There are things you can do now so you’re ready once things “get back to normal.” Here are five ways you can make progress toward your career goals.

How to continue your job search during the COVID-19 pandemic


Laura Pohl

May 27, 2020

The five-step plan that will find you a career even from a social distance

The COVID-19 pandemic has practically brought the economy to a halt. Even so, you can keep making progress toward your career goals and your job search. For college graduates trying to find a job, it’s important to stay focused on long-term goals and short-term successes.

If you or someone in your family is focused on getting into college, here's tips on how to apply for college despite COVID-19, or how to apply for college during the pandemic if you're a senior.

Fear not, job seeker. There are things you can do now so you’re ready once things “get back to normal.” Here are five ways you can make progress toward your career goals:

1. Networking is more important than ever.

“This is the time for current students and graduates to double down on their networking opportunities through platforms like Handshake and LinkedIn,” said Barbara Fouts, assistant director of the Office of Career Development at North Central College.
 
Start by reaching out to your parents’ contacts and your fellow higher education alumni. Many potential employers have moved to online workspaces. They may have more time to lend advice and give you practice interviews. Ask specific questions about what you can do to improve. Build relationships and connections now that could turn into potential opportunities in the future.

2. Practice your video interviewing skills.

Check with your college or university career placement office to find what resources you can access. North Central College students and graduates can use a tool called Interview Prep, available through the College’s online Career Studio.

Interview Prep lets you choose the kind of interview and the questions they want to record. Getting tips using the Virtual Coaching function is a great option, too.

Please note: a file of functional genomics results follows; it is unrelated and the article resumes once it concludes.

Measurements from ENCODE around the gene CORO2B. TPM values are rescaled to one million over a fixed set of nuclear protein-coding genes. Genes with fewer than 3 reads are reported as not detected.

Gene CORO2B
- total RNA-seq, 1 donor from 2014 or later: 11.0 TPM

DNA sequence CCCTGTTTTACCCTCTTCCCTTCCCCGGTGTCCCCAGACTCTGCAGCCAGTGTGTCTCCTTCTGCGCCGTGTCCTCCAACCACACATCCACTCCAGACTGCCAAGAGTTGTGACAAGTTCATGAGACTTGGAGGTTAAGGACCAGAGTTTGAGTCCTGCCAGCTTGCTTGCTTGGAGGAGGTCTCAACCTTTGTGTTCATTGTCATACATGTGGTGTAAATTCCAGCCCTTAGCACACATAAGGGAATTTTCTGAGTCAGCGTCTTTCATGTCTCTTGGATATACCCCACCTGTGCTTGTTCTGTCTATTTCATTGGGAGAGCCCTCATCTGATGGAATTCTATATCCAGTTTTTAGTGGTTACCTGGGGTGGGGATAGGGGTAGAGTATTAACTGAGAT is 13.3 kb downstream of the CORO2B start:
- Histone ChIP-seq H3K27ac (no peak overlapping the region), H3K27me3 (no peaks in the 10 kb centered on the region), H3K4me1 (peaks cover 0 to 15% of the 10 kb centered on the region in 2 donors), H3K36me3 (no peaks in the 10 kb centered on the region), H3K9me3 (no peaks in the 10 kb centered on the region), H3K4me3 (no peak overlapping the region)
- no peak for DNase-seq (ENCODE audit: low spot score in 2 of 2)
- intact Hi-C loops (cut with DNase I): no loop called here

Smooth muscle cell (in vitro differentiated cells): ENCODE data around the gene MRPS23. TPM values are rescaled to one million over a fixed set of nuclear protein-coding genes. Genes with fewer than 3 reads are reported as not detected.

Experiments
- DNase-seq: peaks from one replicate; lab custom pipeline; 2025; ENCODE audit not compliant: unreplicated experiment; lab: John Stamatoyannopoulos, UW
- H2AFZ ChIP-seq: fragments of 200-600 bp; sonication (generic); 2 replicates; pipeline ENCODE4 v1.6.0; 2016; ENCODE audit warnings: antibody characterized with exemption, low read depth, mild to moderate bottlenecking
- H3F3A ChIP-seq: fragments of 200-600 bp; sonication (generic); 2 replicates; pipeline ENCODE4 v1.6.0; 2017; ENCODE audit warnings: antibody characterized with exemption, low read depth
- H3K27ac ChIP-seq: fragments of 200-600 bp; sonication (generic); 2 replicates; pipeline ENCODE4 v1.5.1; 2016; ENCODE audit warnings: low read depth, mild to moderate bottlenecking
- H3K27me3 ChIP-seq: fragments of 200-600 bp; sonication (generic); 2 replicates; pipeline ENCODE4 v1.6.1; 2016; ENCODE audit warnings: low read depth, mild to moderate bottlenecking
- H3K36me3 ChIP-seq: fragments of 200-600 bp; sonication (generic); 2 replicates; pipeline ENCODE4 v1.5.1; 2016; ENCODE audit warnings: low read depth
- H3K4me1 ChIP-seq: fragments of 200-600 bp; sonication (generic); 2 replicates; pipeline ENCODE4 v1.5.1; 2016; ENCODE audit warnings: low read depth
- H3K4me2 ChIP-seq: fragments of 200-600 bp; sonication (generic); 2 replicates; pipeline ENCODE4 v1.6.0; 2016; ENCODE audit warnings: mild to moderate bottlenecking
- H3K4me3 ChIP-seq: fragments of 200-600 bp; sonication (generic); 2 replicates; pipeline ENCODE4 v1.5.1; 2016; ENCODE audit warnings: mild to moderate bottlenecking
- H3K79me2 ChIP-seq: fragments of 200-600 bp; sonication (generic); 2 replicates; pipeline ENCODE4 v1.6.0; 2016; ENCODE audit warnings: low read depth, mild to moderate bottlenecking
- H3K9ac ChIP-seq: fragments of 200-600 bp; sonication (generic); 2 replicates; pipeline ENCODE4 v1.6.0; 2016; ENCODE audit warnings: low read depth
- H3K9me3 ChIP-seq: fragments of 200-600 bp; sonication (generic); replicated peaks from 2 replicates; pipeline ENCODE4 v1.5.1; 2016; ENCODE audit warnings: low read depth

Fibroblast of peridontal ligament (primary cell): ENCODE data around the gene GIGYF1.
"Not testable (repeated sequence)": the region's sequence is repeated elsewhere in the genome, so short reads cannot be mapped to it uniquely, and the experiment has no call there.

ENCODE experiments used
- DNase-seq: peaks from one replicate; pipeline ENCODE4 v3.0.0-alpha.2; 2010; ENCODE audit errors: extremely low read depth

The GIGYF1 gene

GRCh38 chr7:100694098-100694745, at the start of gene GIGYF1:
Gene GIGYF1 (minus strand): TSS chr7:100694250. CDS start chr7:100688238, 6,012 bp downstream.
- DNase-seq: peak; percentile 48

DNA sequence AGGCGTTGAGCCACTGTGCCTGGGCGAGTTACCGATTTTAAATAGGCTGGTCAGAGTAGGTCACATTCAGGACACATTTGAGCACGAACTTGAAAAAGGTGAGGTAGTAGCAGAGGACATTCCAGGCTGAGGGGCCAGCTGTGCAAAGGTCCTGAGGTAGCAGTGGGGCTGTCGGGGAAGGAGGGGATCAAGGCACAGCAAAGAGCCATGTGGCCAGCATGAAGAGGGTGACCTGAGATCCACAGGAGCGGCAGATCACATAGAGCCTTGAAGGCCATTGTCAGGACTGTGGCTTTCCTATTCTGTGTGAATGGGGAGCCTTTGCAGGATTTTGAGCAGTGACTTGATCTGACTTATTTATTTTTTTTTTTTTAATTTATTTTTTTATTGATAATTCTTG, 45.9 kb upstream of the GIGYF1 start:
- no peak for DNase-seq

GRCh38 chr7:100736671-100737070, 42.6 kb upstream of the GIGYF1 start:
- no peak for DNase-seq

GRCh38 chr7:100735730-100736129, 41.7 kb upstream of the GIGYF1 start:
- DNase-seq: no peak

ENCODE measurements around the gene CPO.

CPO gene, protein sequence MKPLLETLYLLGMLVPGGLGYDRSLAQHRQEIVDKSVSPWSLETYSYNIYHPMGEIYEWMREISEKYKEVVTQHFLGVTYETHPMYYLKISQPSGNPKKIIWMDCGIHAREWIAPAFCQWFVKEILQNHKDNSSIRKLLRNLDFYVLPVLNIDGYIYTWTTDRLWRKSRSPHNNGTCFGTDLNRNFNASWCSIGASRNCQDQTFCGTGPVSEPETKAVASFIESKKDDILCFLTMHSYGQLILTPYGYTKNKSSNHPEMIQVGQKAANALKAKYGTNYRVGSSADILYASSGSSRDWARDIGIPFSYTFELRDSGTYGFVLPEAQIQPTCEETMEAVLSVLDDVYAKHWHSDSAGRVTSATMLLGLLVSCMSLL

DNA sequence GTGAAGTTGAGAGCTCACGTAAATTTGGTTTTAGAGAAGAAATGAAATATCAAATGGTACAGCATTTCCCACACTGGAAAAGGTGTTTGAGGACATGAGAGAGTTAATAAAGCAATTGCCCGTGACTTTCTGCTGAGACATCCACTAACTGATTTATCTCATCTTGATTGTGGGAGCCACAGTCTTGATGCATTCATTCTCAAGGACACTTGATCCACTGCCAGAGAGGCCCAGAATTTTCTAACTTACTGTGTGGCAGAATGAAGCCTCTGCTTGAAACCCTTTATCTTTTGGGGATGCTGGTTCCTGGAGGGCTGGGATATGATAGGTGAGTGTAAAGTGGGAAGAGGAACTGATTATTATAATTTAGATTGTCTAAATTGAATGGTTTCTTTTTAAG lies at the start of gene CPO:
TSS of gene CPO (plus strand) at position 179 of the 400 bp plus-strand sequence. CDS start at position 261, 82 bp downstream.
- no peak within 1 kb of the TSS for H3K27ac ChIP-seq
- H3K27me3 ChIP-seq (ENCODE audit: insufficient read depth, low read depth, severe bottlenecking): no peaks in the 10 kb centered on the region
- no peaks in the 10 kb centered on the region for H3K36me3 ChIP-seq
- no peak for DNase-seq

3. Get creative gaining experience.

Despite social distancing, the best ways to get experience are still what you'd expect: internships and jobs you can do while you're a student. Internships are still available, but for the most part have moved online. “These internships allow students to gain professional experience without having to leave their homes,” said Fouts. At North Central College, students should log in to the Handshake platform and add the word “remote” in the search bar to find internship opportunities they can do safely.

There are other things you can do that are less conventional, as well. Think about starting a project with a local non-profit organization. Set up an online tutoring service for children. Seek out creative work like graphic design or writing web content—even if the work is unpaid.

Turn a hobby or passion into a small online business. Your initiative will look good on your résumé and could impress a future interviewer.

4. Build a new skill set.

If there’s a course that would complement your major and help build your résumé, search out online opportunities.

For example, think about improving your second language. Or maybe you can take digital marketing now since it wouldn’t fit into your schedule before. Starting an online graduate degree is another option to explore. Find a way to use the time you have and take advantage of online classes. You can find resources to help you learn more about professional development through the Office of Career Development as well, like LinkedIn Learning, edX and Coursera.

5. Stay in touch with the career professionals at your college or university.

Not only are they the best resource for getting job alerts, they work full time to make you more hireable. Ask for help tailoring your résumé to markets with lots of open jobs. Companies working with consumer products, logistics, medical supplies, pharmaceuticals, and technology are flourishing during the pandemic.

"There are companies in these categories that are going to continue hiring,” Fouts advises. “Those employers are looking for skills you’ve just acquired­­, like critical thinking, leadership, decision-making, research skills and information management.”

It can feel like the doors have closed on your career dreams. Students who graduated during the recession of 2008-2009 know the feeling. But keeping a positive outlook and getting ready for an economic rebound will make you a valuable employee. Not only now, but in the months and years to come.

Laura Pohl is an editorial director in higher education with more than 17 years of experience as a content writer, publications editor and speechwriter.